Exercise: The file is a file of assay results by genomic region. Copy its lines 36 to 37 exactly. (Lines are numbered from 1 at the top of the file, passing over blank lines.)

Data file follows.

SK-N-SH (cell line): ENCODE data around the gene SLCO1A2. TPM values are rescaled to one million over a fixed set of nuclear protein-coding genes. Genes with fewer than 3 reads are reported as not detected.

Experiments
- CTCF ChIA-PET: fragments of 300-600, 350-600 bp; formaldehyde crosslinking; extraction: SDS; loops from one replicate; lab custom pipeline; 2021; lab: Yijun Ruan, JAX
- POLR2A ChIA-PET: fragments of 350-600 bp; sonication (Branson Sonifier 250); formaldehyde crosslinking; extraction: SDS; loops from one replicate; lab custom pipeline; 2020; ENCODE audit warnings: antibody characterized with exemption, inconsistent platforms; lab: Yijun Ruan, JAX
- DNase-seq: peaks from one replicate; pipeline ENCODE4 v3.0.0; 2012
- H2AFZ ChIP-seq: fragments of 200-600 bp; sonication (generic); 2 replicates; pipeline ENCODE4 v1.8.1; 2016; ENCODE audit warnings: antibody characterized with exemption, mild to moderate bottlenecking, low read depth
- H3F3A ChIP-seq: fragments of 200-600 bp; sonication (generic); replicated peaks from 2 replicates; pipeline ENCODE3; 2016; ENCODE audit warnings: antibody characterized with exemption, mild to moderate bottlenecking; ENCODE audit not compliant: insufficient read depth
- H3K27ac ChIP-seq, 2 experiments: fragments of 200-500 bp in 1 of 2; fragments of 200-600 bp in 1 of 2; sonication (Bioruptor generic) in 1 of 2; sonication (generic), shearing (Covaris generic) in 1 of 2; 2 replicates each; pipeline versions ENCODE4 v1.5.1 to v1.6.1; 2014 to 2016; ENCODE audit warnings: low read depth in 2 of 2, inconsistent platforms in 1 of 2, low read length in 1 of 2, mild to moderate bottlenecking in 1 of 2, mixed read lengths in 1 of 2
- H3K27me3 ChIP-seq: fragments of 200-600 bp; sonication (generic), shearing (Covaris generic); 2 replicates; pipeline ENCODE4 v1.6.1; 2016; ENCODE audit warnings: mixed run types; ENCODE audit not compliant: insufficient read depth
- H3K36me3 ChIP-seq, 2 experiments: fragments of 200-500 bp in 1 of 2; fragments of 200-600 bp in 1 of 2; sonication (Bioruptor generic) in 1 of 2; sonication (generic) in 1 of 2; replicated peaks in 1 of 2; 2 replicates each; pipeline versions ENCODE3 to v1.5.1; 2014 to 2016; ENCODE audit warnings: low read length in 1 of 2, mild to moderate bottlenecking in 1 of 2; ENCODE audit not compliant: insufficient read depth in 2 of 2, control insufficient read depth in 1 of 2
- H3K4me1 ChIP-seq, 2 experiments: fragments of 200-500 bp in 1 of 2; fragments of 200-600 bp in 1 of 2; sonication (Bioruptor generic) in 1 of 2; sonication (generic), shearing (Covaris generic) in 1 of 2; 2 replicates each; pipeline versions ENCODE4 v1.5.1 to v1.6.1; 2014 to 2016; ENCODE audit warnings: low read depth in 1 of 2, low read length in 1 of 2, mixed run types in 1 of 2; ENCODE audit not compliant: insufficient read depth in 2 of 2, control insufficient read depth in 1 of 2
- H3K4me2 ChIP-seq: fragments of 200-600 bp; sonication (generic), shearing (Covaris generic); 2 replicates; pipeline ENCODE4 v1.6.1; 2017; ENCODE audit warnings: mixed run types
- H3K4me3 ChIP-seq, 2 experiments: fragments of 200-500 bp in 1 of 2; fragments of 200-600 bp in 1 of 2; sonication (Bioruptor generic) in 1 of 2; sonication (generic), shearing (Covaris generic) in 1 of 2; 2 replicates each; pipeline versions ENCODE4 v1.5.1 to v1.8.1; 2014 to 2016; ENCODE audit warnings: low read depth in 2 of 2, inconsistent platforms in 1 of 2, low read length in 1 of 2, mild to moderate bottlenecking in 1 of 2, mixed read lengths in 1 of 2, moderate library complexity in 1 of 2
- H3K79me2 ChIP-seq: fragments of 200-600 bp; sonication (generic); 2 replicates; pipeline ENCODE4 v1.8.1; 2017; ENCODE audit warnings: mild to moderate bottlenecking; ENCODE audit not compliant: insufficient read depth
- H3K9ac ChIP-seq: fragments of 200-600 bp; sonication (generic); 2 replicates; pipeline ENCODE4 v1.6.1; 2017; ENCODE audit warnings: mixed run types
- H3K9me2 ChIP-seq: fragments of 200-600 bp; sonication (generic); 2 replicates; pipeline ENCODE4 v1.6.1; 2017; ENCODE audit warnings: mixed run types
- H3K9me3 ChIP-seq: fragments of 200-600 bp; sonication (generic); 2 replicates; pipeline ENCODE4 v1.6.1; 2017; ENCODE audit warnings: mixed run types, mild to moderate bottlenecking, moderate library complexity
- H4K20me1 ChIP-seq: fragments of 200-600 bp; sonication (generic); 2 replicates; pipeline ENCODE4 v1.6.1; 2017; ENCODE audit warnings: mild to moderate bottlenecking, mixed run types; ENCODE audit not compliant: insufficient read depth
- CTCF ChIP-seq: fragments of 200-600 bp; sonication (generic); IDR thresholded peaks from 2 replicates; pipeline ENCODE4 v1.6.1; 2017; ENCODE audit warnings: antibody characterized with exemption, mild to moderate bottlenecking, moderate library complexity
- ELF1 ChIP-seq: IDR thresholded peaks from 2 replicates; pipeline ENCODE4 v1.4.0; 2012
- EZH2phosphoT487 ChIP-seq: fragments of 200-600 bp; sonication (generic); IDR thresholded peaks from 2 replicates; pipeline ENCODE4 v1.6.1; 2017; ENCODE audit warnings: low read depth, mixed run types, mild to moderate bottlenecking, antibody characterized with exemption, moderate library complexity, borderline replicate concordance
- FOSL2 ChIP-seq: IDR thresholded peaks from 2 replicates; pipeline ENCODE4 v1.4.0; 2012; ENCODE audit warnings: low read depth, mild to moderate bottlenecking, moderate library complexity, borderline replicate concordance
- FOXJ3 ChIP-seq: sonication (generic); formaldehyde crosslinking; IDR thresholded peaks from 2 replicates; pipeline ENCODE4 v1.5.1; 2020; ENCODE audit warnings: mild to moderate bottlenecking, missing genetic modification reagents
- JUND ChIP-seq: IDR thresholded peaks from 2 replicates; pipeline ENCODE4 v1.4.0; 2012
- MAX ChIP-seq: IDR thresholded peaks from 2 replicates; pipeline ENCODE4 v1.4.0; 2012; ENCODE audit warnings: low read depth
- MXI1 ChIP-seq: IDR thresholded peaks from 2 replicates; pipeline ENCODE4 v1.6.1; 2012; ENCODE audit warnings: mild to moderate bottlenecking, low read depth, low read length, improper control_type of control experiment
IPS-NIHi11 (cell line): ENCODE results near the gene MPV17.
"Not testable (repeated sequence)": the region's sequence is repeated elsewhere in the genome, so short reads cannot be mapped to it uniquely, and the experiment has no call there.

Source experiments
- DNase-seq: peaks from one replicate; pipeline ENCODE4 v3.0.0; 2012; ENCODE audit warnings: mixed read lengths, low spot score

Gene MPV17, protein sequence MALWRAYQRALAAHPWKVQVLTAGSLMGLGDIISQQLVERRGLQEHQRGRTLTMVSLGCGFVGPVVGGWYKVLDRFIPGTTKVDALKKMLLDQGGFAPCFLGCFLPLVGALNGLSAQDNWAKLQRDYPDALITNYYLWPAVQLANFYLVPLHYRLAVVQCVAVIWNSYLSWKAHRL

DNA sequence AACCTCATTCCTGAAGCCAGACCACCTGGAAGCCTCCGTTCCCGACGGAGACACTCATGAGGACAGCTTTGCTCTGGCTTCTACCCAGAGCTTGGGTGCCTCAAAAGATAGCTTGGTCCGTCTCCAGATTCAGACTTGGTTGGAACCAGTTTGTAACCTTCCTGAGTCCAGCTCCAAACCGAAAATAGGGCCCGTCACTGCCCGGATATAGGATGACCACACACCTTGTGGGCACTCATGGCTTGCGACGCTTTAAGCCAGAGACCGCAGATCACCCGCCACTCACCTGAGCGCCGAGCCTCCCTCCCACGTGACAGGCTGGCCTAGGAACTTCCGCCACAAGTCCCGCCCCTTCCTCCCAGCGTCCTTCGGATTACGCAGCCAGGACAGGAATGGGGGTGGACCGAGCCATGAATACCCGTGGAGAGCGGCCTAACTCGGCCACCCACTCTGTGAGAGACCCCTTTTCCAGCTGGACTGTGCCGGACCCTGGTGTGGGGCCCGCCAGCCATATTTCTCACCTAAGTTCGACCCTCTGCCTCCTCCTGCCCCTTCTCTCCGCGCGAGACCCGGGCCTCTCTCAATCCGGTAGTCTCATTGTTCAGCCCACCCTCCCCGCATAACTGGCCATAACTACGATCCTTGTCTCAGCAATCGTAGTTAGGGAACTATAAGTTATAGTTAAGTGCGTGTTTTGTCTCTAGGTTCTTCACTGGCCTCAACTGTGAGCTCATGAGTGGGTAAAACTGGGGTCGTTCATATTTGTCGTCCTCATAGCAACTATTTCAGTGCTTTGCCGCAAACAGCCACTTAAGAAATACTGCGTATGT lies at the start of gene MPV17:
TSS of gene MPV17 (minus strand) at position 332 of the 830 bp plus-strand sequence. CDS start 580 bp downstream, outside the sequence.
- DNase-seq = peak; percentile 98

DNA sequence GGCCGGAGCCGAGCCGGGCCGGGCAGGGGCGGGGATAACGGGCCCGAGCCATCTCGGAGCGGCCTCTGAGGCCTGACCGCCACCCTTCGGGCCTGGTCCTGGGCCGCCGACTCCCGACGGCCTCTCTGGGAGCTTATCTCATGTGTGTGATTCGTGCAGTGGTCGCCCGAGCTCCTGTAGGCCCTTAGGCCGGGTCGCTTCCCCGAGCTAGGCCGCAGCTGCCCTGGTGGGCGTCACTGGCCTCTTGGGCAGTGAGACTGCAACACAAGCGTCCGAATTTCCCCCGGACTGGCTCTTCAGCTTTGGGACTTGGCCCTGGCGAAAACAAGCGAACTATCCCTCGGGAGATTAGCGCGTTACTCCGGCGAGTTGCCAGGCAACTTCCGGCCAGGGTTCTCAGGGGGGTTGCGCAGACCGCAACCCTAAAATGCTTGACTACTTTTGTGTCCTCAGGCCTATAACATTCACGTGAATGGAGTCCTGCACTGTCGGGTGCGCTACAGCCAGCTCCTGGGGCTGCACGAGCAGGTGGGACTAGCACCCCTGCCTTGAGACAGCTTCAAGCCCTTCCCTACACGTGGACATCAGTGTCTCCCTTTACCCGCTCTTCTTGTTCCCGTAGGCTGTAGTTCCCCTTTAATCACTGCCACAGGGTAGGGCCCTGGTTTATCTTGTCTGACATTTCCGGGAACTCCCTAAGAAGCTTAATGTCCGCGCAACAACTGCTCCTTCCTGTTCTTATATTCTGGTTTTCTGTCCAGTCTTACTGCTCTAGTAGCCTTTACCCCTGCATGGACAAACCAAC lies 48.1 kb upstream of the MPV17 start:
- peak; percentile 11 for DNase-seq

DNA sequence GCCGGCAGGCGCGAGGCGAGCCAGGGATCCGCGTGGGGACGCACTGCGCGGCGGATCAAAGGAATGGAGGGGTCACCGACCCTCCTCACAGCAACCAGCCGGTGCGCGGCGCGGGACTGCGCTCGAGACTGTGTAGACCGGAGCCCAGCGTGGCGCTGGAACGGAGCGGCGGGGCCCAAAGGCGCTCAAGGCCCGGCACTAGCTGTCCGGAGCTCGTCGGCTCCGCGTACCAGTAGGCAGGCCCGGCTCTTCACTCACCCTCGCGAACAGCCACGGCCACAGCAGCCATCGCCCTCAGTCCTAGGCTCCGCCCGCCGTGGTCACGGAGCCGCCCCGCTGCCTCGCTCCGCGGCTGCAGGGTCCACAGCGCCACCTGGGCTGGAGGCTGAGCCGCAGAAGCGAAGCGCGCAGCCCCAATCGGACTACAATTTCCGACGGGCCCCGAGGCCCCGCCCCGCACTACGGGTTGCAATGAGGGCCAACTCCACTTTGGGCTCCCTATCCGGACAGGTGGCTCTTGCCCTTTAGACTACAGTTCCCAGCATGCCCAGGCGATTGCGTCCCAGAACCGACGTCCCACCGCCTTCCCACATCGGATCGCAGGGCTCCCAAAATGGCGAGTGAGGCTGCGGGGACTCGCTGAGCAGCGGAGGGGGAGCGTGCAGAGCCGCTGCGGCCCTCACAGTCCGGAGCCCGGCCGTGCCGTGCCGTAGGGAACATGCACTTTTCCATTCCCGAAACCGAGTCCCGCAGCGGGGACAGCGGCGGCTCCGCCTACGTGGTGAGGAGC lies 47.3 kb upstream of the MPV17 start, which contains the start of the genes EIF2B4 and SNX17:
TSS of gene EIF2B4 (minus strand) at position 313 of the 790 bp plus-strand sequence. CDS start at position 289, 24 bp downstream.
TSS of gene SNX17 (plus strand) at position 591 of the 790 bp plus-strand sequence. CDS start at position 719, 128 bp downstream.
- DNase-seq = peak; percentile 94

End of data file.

- peak; percentile 11 for DNase-seq

DNA sequence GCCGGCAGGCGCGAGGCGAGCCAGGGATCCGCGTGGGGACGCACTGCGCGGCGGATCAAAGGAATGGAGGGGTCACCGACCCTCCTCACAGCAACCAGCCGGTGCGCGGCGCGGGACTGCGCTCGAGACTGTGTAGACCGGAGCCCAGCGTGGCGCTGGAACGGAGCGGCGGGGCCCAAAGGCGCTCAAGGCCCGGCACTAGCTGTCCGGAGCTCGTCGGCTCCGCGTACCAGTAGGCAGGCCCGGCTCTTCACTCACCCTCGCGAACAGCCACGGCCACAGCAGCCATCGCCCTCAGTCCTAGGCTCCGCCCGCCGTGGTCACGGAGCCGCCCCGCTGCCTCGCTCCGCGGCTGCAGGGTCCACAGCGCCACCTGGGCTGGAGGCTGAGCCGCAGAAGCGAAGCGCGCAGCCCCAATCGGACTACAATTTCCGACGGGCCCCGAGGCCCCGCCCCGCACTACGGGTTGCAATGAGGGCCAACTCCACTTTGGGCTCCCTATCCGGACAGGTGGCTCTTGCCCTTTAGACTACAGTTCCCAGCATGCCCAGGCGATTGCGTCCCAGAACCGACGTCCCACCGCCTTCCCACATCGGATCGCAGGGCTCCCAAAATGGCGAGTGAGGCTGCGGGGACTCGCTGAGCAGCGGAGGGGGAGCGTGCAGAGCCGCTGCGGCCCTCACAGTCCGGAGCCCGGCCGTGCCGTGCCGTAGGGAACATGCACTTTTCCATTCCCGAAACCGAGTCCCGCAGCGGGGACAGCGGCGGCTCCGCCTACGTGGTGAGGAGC lies 47.3 kb upstream of the MPV17 start, which contains the start of the genes EIF2B4 and SNX17: